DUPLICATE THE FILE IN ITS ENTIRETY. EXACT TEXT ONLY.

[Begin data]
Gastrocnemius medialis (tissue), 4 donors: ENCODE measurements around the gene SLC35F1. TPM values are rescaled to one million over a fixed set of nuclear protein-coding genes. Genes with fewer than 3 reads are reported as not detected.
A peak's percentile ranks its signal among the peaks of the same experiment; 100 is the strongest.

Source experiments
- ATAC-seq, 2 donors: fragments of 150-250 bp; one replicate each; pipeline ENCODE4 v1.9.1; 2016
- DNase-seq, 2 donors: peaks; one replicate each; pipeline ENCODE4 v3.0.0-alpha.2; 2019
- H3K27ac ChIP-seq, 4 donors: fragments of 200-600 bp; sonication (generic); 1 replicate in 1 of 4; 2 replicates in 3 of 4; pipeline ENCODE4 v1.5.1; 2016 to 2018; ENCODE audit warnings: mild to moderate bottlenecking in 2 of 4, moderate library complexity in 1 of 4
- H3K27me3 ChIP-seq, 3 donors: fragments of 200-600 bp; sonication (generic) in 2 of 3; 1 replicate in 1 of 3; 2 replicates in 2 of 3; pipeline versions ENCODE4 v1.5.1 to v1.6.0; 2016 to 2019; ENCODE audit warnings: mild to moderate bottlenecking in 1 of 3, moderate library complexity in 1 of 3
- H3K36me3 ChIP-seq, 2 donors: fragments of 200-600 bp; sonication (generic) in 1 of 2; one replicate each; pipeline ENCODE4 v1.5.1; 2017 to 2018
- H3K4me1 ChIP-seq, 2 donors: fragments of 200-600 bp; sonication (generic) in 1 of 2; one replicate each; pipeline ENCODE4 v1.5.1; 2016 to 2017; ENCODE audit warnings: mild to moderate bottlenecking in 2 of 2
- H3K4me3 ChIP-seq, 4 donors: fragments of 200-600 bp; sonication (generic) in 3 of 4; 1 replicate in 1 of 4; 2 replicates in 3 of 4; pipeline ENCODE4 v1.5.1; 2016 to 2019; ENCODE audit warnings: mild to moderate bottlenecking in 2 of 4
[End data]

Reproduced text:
Gastrocnemius medialis (tissue), 4 donors: ENCODE measurements around the gene SLC35F1. TPM values are rescaled to one million over a fixed set of nuclear protein-coding genes. Genes with fewer than 3 reads are reported as not detected.
A peak's percentile ranks its signal among the peaks of the same experiment; 100 is the strongest.

Source experiments
- ATAC-seq, 2 donors: fragments of 150-250 bp; one replicate each; pipeline ENCODE4 v1.9.1; 2016
- DNase-seq, 2 donors: peaks; one replicate each; pipeline ENCODE4 v3.0.0-alpha.2; 2019
- H3K27ac ChIP-seq, 4 donors: fragments of 200-600 bp; sonication (generic); 1 replicate in 1 of 4; 2 replicates in 3 of 4; pipeline ENCODE4 v1.5.1; 2016 to 2018; ENCODE audit warnings: mild to moderate bottlenecking in 2 of 4, moderate library complexity in 1 of 4
- H3K27me3 ChIP-seq, 3 donors: fragments of 200-600 bp; sonication (generic) in 2 of 3; 1 replicate in 1 of 3; 2 replicates in 2 of 3; pipeline versions ENCODE4 v1.5.1 to v1.6.0; 2016 to 2019; ENCODE audit warnings: mild to moderate bottlenecking in 1 of 3, moderate library complexity in 1 of 3
- H3K36me3 ChIP-seq, 2 donors: fragments of 200-600 bp; sonication (generic) in 1 of 2; one replicate each; pipeline ENCODE4 v1.5.1; 2017 to 2018
- H3K4me1 ChIP-seq, 2 donors: fragments of 200-600 bp; sonication (generic) in 1 of 2; one replicate each; pipeline ENCODE4 v1.5.1; 2016 to 2017; ENCODE audit warnings: mild to moderate bottlenecking in 2 of 2
- H3K4me3 ChIP-seq, 4 donors: fragments of 200-600 bp; sonication (generic) in 3 of 4; 1 replicate in 1 of 4; 2 replicates in 3 of 4; pipeline ENCODE4 v1.5.1; 2016 to 2019; ENCODE audit warnings: mild to moderate bottlenecking in 2 of 4